Road Warrior: 2021 was most dangerous year to be a pedestrian in NM - Albuquerque Journal

Road Warrior: 2021 was most dangerous year to be a pedestrian in NM

HOW’S VISION ZERO WORKING? Martha Hardman recalls in an email “Mayor (Tim) Keller’s fanfare in announcing the launch of a ‘Vision Zero’ plan for Albuquerque (in May 2019). This is meant to create road and traffic conditions which lead to zero vulnerable road user deaths and is an obvious joke at this point. Perhaps someone – you? – should ask him about that, in light of the two pedestrian deaths within one week of each other caused by motorists breaking laws?”

I did, and an answer follows. First, a look at how pedestrian deaths are on the rise and a caveat that some of the fatalities involved pedestrian error – such as when someone pushing a shopping cart across an interstate on-ramp at 1 a.m. was hit and killed Nov. 12.


What was a declining number of pedestrian fatalities has been increasing at an alarming rate. University of New Mexico and state Department of Transportation data from 1995 to date shows a high of 88 pedestrian deaths in 1995 and a low of 34 in 2010.

Twenty-six years after that high, and almost three years into Albuquerque’s Vision Zero pledge, New Mexico hit 88 pedestrian deaths at the end of November. Albuquerque has recorded at least two since then, the tragic death of a 7-year-old hit and killed Dec. 12 while crossing Central with his family after visiting the River of Lights at the botanic garden, and a pedestrian hit and killed at Menaul and Cagua NE Dec. 27. Both were hit-and-runs.

While we await the final December numbers, we can say 2021 was officially the most dangerous year to be a pedestrian in New Mexico in at least a quarter of a century. (It wasn’t good for other modes of transportation, either. Overall road fatalities from January through November were 431 this year, up from 383 in 2019. Of that 431, 132 happened in Bernalillo County. No other county hit triple digits, and San Juan came in a distant second with 33 road deaths.) There is a bright spot: Alcohol was a factor in fewer road deaths January-November – from 156 in 2019 to 140 in 2020 to 101 this year. But more of the folks killed have not been wearing their seat belts: 122 didn’t buckle in 2019, 136 in 2020 and 173 this year.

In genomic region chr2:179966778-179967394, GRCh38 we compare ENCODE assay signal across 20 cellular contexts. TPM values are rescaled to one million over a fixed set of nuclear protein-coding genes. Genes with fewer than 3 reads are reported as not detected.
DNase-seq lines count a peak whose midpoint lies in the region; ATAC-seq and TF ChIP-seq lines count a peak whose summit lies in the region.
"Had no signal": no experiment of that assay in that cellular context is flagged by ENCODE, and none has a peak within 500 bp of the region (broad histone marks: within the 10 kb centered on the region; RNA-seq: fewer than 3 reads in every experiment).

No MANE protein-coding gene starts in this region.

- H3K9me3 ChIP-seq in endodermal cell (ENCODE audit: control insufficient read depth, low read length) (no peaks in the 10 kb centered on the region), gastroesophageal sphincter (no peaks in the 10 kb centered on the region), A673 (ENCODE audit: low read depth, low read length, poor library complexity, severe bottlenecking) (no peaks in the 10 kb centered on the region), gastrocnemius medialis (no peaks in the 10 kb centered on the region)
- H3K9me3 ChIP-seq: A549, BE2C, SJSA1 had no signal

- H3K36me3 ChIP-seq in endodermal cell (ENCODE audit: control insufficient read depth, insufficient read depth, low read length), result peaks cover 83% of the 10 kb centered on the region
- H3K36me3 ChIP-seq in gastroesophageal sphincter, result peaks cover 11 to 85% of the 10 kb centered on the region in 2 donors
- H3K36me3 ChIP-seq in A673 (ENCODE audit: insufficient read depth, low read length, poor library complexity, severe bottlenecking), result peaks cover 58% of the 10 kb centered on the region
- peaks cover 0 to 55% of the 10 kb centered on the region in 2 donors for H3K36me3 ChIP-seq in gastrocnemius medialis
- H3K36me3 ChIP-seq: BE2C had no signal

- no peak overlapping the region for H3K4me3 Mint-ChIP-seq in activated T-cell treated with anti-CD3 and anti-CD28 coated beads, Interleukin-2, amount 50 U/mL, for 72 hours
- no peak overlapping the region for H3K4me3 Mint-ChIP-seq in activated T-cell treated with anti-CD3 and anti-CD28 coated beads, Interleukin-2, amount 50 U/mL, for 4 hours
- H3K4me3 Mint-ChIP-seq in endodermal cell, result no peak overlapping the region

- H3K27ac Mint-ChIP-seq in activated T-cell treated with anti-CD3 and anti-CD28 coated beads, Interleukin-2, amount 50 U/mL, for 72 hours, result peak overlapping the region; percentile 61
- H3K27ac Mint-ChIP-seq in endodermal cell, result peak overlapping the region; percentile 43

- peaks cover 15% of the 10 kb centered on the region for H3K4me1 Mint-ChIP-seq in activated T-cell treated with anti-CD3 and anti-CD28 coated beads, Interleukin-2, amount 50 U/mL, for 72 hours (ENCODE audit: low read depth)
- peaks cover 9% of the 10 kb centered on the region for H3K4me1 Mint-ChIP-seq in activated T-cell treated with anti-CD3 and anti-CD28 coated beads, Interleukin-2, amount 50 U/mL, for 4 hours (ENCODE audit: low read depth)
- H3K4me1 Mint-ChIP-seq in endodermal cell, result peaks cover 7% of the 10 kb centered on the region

CITY RESPONDS: Ava Montoya, spokeswoman for Keller, says “making our streets safer for all users is a top priority of the city, as is finding the offender responsible for the senseless, tragic killing of 7-year-old Pronoy Bhattacharya. The mayor has spoken privately with the family and instructed APD to crack down on off-highway vehicles that are on our streets illegally. The Vision Zero Action Plan lays out researched recommendations for fundamental changes to the way our transportation systems are designed to save lives on the road. There is no quick fix; the plan is far-reaching because the challenge is multifaceted.”

Details are posted at Montoya shares there’s been over $300,000 in restriping to slow traffic and enhance bike lanes; $1.2 million in ADA compliance upgrades; and $7 million in lighting, sidewalks, ADA compliance, curb and gutter repair and construction in Southeast Albuquerque. “Over 75 school crosswalks have been improved and upgraded in one year, and an additional 37 will be completed in a matter of months.”

In addition, “$4 million was dedicated in a bond to go into Vision Zero projects.” Montoya adds that while “Mobile Speed Enforcement and complete streets will make an impact, we also must continue to grow our police force so that we can have more officers available to crack down on illegal behavior that has led to far too many tragedies.”

ABQ RIDE KICKS OFF 2022 WITH ZERO FARES: As of Jan. 1, ABQ RIDE, ART and Sun Van no longer charge passengers. The goal is to get more folks riding the bus and better serve members of the community.

For those tentative to get on a city bus, Lorena Sanchez of the Transit Department says “the safety and security of our passengers and drivers have always been a priority for ABQ RIDE.” With free rides likely increasing ridership, she says the city is working on educational materials on rules for riding the bus, training staff on de-escalation and policy and collaborating with the Department of Municipal Development that provides security. “Security incidents will be part of our data collection process to help determine if the program will continue beyond 2022.”

Johnny Chandler of DMD adds “the transit department has 47 positions allocated for transit security duties at this time,” with five of those vacant. “Transit has also secured funding for 10 additional security officers for fiscal 2022. The security division has an approximate 29% vacancy rate, and security is always hiring.” Jobs are posted at

Editorial page editor D’Val Westphal tackles commuter issues for the metro area on Mondays. Reach her at 823-3858;; or 7777 Jefferson NE, Albuquerque, NM 87109.

Albuquerque Journal and its reporters are committed to telling the stories of our community.

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